No, this post is not some link to yet another site in the vast and ever-growing Cheezburger network that threatens to consume the web like some bastard child of Rick Astley and Walmart (well, I guess it is now). It’s a mea culpa from the guy who didn’t adapt a site design to fit Blogger’s broken CSS/templating system three years ago, causing an annoying bug that was only visible at 800×600 resolution. My argument was: how many people browse the web at 800×600 the better part of a decade into the new millennium? Even my flying car has a higher resolution web browser than that.

So much for that argument. Since somebody recently mentioned it–and now that Blogger is a bit more flexible in their templating–it can be fixed. The coffee cup graphic down in the corner should no longer eat text when browsing with a narrow window. Sorry for the inconvenience folks, my fault, not Kristen’s!

This week was much lower key than the giant pile from last week; I received one ARC. (And it’s another October book – there are so many books on the review pile that look good coming out that month!)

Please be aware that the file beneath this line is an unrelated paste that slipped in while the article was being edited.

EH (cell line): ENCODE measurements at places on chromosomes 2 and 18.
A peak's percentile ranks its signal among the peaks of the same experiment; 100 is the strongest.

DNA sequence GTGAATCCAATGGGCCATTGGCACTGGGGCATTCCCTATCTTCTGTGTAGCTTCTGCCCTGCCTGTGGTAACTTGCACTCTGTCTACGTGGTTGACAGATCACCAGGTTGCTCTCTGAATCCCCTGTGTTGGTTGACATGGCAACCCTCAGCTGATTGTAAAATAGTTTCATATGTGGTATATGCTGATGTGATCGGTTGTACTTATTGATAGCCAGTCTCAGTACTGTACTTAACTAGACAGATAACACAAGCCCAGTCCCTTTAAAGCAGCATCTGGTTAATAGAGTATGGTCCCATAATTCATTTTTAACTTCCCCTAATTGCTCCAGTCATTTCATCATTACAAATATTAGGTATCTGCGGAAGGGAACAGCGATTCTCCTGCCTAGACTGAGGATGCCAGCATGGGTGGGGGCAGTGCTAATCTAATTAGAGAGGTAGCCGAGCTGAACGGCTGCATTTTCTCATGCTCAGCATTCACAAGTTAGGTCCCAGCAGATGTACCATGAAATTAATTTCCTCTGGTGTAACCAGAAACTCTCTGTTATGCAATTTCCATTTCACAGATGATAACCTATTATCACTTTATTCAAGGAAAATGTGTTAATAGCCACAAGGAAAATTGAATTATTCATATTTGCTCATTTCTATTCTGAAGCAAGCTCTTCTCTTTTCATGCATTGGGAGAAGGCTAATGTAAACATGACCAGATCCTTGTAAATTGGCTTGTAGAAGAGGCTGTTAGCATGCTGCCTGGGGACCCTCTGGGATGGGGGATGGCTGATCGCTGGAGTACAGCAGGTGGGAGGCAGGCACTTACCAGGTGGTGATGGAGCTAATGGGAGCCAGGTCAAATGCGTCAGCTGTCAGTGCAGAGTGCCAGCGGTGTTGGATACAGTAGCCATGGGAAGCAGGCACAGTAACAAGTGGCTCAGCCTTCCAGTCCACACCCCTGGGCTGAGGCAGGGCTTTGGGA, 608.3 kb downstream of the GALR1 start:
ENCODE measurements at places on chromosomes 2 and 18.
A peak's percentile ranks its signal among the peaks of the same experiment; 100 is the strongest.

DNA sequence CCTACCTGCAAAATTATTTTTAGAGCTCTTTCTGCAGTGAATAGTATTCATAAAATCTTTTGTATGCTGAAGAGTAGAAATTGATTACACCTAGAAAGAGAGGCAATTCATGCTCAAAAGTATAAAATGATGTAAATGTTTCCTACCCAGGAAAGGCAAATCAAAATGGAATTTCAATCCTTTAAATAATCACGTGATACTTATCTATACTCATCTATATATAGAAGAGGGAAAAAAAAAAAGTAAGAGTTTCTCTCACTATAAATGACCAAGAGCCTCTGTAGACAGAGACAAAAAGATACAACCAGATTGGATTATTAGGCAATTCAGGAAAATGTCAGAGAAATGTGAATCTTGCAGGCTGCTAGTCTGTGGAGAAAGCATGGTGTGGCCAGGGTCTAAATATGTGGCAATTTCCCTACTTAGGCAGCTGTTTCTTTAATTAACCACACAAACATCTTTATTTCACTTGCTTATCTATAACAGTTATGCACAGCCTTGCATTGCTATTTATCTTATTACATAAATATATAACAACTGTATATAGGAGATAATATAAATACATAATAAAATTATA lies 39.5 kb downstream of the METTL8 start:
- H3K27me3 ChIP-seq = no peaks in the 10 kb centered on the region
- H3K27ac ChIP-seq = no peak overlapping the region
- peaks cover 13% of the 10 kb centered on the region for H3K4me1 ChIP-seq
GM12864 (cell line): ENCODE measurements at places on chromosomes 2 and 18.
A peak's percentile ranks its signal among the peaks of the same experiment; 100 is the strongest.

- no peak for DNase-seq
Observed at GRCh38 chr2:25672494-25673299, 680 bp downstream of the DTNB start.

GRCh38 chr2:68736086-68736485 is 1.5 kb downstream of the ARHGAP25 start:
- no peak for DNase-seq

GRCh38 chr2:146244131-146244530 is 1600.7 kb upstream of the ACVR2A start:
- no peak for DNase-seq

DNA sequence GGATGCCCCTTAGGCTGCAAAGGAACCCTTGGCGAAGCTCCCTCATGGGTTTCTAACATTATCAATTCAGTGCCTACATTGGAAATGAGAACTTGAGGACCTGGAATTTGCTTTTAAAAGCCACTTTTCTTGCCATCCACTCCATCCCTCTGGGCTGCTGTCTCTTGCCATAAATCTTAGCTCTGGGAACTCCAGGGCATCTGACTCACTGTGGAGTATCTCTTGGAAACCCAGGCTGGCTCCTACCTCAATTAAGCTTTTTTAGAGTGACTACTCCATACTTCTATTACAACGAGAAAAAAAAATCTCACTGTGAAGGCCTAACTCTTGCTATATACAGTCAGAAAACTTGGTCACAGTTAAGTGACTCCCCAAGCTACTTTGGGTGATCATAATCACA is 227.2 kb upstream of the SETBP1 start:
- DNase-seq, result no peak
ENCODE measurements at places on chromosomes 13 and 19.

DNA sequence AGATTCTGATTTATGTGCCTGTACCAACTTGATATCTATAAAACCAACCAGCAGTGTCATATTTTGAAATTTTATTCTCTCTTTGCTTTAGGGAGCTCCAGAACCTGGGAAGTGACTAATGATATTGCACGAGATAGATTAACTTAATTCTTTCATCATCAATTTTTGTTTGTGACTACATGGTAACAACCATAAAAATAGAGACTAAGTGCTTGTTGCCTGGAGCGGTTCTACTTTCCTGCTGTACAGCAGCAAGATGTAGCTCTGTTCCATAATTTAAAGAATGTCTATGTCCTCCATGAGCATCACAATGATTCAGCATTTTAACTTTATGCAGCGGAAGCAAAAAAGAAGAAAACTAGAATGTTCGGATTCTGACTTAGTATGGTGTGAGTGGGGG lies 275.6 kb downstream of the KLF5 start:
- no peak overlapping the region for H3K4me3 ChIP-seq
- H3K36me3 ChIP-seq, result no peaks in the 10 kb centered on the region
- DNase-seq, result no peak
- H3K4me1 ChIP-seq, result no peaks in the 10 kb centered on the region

The Spirit Thief by Rachel Aaron

This is Rachel Aaron’s debut novel and the first book in the Legend of Eli Monpress series. It will be released in October and it will be quickly followed by the next two books – The Spirit Rebellion in November and The Spirit Eater in December. On her website, the author mentions she is currently working on a fourth book, The Spirit War, which is supposed to be available next year. I was pretty happy to get a copy of this since it sounds like fun (thieves do often make for some pretty entertaining reading) and I was sad to hear I missed it at BEA. The first two chapters can be read online.

Eli Monpress is talented. He’s charming. And he’s a thief.